Of all films, Palermo oder Wolfsburg (1980) aka Palermo or Wolfsburg – a kraut neo-Neorealist epic by German New Cinema dandy Werner Schroeter (Eika Katappa, Day of the Idiots) – brought me back to my early childhood at a crucial and insightful point in my life when I realized the immense differences between cultures and the inherent impossibility of two very different groups being able to reconcile their innate cultural and ethnic differences. When I was in kindergarten, I started a fairly long friendship that would endure for about a decade (until I moved and rarely saw him again) with a fiery and flamboyant fellow named Phil whose mother was a Spanish-Cuban immigrant and whose father was Sicilian-American. Naturally, being of purely Mediterranean family, Phil had a strong Catholic background, despite the fact that he was basically a born psychopath who learned to unscrupulously lie, cheat, steal and aggressively hit on girls before he learned to tie his shoes. Anyway, although I considered him my best friend and vice versa, I will never forget the time when one of his Cuban friends came to town and immediately turned Phil into a totally different person from who I thought I knew, or at least from the person he always was in the most pure day-to-day form, while in the close company of cultural and racial compatriots. Practically speaking another language and with his breakneck linguistic rhythms and bombastic body language at a speed that would put to shame the gayest of effortlessly effete homo Negros, my friend carried on with his Cuban comrade as if reuniting with his long lost doppelgänger like I was in some real-life science fiction movie, so naturally I was rather enraged, but I inevitably realized at that point in my life that human being tends to get along best with people like themselves and such is certainly the case in Werner Schroeter’s Palermo or Wolfsburg; a film about a young Sicilian peasant who moves from Palmero, Sicily to Wolfsburg, West Germany to financially support his impoverished family. Like Rainer Werner Fassbinder’s Katzelmacher (1969) and Ali: Fear Eats the Soul (1974), Helma Sanders-Brahms’ TV-movie Shirins Hochzeit (1976) aka Shirin’sWedding, and the German era films of Iranian auteur Sohrab Shaheed Salles (Empfänger unbekannt aka Addressee Unknown, Rosen für Afrika aka Roses for Africa), Palermo or Wolfsburg was one of the first German films to deal with the still-taboo topic of Aryan-Ausländer relations, lost-in-translation communication (or lack thereof), and the oftentimes deleterious effects of culture shock. Despite being only a couple minutes shy of three hours in length (although the original cut was apparently eight hours!), Palermo or Wolfsburg also happens to be Schroeter’s most accessible film and would earn the auteur the prestigious Golden Bear at the 30th Berlin International Film Festival, thereupon making him the first actual kraut auteur to win the award. Of course, as someone of partial Polish ancestry (his grandmother was a Polish aristocrat) whose cinematic works tended to be poorly received in his own country, hence one of the major reasons as to why he tended to work and live abroad, Schroeter must have felt a deep sense of satisfaction winning the Golden Bear for Palermo or Wolfsburg; an aesthetically and thematically antagonistic film that depicts the German Fatherland as a gloomy loony bin full of latent racists and softcore slave drivers. Featuring various theatric depictions of Jesus Christ, including iconic scenes of the Last Supper and his inevitable Crucifixion, Palermo or Wolfsburg is an audaciously allegorical tale where a wide-eyed Italian boy becomes a modern day Christ figure in a semi-cryptic cinematic tribute to Italian Renaissance Man Pier Paolo Pasolini (Mamma Roma, The Gospel According to Matthew) from his Slavic-Germanic spiritual son Werner Schroeter.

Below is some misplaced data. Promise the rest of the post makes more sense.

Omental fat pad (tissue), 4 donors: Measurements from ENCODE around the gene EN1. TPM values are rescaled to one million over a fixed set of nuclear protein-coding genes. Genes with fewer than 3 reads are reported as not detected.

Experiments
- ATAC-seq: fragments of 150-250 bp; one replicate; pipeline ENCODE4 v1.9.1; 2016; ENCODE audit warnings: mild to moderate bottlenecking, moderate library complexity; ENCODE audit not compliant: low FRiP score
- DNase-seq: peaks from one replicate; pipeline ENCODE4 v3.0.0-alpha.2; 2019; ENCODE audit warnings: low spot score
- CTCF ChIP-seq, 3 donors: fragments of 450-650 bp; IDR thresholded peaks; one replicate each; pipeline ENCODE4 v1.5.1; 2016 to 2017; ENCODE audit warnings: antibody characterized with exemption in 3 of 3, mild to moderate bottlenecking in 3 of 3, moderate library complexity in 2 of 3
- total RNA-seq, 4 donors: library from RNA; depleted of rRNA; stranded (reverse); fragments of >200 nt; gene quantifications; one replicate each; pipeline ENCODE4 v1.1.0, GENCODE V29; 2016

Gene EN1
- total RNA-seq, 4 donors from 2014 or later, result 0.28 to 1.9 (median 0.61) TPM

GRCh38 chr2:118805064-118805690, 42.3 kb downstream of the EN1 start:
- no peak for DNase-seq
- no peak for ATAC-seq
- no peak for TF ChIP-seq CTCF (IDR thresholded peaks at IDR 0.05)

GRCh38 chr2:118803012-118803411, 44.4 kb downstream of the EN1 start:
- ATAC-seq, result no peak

Like his previous feature-length cinematic effort Neapolitanische Geschichten (1978) aka The Kingdom of Naples, Palermo or Wolfsburg is a narrative-driven melodrama with a subversive socially conscious soul that was shot on 35mm film stock and follows the sad and tragic lives of Southern Italians, specifically that of a simpleminded Sicilian boy named Nicola (played by non-actor Nicola Zarbo in the tradition of Italian Neorealism) with a mustache who bears a striking physical and psychological resemblance to the character Pedro from Napoleon Dynamite (2004). With no work to be found in the Sicilian city of Palermo, and with a belligerent boozer for a father, naïve Nicola has no choice but to move to the young and sparsely populated (the city did not exceed 100,000 people until 1972) German city of Wolfsburg – the headquarters of the Volkswagen AG automobiles – so his family does not starve to death. Despite the overwhelming poverty of the collective populous of Palermo, everyone seems quite happy and has a deep and instinctive attachment to culture, tradition, religion, and – most of all – family in an ancient realm where little boys give singing solos while standing on top of a piano as grownups cheer him own, children are taught about famous Italian opera composers like Vincenzo Bellini, people ritualistically honor their dead ancestors, and the Catholic church plays a major part in their lives. In fact, before going to Germany, Nicola talks to a priest (real-life Catholic holy man Padre Pace) who warns him that German's, “moral standards are not up to ours,” that family is the most important thing in a man’s life, and to stay out of trouble in the foreign land, especially in regard to women as tragedies based in petty manners are often brought about by the fairer sex. Nicola probably should have taken heed of the padre’s wise advice as his immigration to Wolfsburg ultimately results in the total ruin of his life. A long but endlessly enthralling celluloid epic that, not unlike the films of Stanley Kubrick, is separated into three different major parts – Nicola’s life in Sicily, his hectic and humiliating life in Germany, and eventual trial for murdering two German boys – Palermo or Wolfsburg is a completely charming and captivating yet tragic tale about one man’s personal demise in a strange land where no one understands the meaning of ‘la dolce vita.’